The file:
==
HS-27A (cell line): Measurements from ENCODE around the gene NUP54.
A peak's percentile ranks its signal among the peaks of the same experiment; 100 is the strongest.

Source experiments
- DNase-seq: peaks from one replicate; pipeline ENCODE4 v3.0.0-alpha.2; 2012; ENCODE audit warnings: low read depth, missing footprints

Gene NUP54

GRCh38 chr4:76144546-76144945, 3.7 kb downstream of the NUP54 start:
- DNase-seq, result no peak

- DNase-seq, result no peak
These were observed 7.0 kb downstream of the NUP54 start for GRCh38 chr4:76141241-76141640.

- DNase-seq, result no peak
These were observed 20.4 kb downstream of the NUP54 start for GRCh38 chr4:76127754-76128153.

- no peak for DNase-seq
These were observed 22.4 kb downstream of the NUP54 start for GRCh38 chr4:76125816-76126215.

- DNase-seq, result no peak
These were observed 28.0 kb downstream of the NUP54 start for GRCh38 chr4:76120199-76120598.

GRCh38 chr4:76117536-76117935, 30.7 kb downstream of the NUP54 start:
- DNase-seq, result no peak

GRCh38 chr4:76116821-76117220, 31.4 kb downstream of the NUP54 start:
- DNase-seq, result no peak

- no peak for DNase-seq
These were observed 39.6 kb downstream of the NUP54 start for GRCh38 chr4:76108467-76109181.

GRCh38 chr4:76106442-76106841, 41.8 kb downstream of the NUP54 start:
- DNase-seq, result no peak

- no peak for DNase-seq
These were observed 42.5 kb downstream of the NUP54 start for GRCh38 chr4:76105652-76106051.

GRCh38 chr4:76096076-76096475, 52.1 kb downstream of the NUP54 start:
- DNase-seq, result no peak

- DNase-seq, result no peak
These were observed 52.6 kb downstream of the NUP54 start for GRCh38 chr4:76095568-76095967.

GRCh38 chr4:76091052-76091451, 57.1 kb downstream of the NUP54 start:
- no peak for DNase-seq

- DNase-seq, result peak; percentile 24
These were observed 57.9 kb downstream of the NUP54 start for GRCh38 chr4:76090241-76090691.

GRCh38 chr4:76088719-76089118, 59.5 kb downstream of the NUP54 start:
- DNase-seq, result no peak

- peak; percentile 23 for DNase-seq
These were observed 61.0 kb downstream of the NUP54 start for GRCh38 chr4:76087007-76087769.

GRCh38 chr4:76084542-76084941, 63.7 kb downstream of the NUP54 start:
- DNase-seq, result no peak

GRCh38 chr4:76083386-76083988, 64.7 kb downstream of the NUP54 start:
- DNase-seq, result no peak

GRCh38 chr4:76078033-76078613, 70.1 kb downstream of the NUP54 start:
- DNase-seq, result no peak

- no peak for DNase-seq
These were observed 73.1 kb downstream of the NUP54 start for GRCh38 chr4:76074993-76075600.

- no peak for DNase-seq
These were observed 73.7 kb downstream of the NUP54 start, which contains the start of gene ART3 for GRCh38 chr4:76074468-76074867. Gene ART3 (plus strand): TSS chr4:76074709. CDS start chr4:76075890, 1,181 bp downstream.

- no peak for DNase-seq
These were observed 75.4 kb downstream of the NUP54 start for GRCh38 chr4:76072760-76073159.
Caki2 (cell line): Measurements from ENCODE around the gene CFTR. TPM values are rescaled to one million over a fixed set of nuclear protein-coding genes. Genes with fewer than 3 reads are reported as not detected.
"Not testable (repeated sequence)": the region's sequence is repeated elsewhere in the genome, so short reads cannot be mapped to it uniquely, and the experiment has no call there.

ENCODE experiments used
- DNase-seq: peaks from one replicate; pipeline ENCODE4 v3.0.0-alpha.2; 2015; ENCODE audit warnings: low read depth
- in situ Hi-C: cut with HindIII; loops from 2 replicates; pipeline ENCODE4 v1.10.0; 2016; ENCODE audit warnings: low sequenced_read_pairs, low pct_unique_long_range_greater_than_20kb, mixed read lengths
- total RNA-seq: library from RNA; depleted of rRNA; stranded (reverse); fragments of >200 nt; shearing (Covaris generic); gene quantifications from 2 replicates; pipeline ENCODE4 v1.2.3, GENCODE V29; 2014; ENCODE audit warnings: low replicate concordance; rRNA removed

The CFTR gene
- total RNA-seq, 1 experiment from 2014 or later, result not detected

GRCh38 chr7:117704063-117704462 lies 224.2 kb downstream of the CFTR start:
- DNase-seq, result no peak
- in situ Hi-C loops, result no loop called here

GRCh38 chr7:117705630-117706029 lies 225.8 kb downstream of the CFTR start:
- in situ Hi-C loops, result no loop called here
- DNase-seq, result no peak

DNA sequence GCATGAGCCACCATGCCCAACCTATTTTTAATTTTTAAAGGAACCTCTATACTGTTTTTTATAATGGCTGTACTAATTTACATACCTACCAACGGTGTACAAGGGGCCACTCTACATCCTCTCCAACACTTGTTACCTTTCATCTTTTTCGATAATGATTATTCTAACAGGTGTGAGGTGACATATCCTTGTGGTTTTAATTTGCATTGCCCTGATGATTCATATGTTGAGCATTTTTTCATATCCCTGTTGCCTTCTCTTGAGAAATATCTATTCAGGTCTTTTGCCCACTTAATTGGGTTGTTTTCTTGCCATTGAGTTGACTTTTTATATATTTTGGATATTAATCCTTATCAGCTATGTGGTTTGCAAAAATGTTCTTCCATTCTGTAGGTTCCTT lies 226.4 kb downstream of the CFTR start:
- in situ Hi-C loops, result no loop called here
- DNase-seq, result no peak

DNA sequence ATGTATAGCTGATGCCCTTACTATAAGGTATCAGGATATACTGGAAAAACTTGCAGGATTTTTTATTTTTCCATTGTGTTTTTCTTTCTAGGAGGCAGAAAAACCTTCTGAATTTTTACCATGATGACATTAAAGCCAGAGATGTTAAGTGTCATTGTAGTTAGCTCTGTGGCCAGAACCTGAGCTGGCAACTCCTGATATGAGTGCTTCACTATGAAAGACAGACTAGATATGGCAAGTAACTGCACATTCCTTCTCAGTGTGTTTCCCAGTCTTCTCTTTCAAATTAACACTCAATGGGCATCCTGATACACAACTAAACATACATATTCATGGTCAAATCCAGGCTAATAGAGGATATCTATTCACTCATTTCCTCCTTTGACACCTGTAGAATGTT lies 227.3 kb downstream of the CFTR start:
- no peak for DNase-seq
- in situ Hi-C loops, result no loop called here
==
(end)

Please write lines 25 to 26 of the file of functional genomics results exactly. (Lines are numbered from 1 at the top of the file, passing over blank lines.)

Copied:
These were observed 42.5 kb downstream of the NUP54 start for GRCh38 chr4:76105652-76106051.

GRCh38 chr4:76096076-76096475, 52.1 kb downstream of the NUP54 start: